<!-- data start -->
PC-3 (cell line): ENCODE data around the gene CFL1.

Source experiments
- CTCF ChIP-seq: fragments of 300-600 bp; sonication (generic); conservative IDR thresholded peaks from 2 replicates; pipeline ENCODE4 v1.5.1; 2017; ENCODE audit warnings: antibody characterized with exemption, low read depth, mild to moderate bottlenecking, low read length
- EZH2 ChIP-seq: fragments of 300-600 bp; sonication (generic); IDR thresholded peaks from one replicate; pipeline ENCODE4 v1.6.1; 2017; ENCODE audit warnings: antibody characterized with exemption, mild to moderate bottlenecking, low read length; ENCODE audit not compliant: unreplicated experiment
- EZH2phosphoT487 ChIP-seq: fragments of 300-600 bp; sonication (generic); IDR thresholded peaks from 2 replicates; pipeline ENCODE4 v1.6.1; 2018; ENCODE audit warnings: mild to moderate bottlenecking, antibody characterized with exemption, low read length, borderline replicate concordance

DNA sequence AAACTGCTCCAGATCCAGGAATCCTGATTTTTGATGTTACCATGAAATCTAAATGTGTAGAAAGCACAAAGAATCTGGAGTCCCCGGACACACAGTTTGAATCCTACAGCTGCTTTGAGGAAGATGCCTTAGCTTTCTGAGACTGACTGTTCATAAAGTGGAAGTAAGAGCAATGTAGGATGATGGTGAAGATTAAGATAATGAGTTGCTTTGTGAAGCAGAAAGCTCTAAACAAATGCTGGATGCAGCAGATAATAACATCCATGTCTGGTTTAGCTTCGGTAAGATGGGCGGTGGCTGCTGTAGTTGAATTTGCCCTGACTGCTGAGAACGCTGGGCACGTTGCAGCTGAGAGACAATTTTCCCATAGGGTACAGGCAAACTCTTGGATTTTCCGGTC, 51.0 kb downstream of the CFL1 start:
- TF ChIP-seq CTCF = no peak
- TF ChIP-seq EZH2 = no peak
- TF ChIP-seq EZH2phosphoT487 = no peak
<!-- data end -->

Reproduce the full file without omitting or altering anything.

PC-3 (cell line): ENCODE data around the gene CFL1.

Source experiments
- CTCF ChIP-seq: fragments of 300-600 bp; sonication (generic); conservative IDR thresholded peaks from 2 replicates; pipeline ENCODE4 v1.5.1; 2017; ENCODE audit warnings: antibody characterized with exemption, low read depth, mild to moderate bottlenecking, low read length
- EZH2 ChIP-seq: fragments of 300-600 bp; sonication (generic); IDR thresholded peaks from one replicate; pipeline ENCODE4 v1.6.1; 2017; ENCODE audit warnings: antibody characterized with exemption, mild to moderate bottlenecking, low read length; ENCODE audit not compliant: unreplicated experiment
- EZH2phosphoT487 ChIP-seq: fragments of 300-600 bp; sonication (generic); IDR thresholded peaks from 2 replicates; pipeline ENCODE4 v1.6.1; 2018; ENCODE audit warnings: mild to moderate bottlenecking, antibody characterized with exemption, low read length, borderline replicate concordance

DNA sequence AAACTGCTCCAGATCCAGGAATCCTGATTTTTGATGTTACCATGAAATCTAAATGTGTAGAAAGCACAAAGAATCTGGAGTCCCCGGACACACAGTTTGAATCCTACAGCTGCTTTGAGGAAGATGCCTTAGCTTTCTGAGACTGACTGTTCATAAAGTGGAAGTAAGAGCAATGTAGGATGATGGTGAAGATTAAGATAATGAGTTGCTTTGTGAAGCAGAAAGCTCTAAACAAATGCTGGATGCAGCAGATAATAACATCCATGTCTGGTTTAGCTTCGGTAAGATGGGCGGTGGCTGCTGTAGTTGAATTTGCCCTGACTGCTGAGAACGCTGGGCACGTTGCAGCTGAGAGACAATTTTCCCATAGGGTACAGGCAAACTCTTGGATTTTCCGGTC, 51.0 kb downstream of the CFL1 start:
- TF ChIP-seq CTCF = no peak
- TF ChIP-seq EZH2 = no peak
- TF ChIP-seq EZH2phosphoT487 = no peak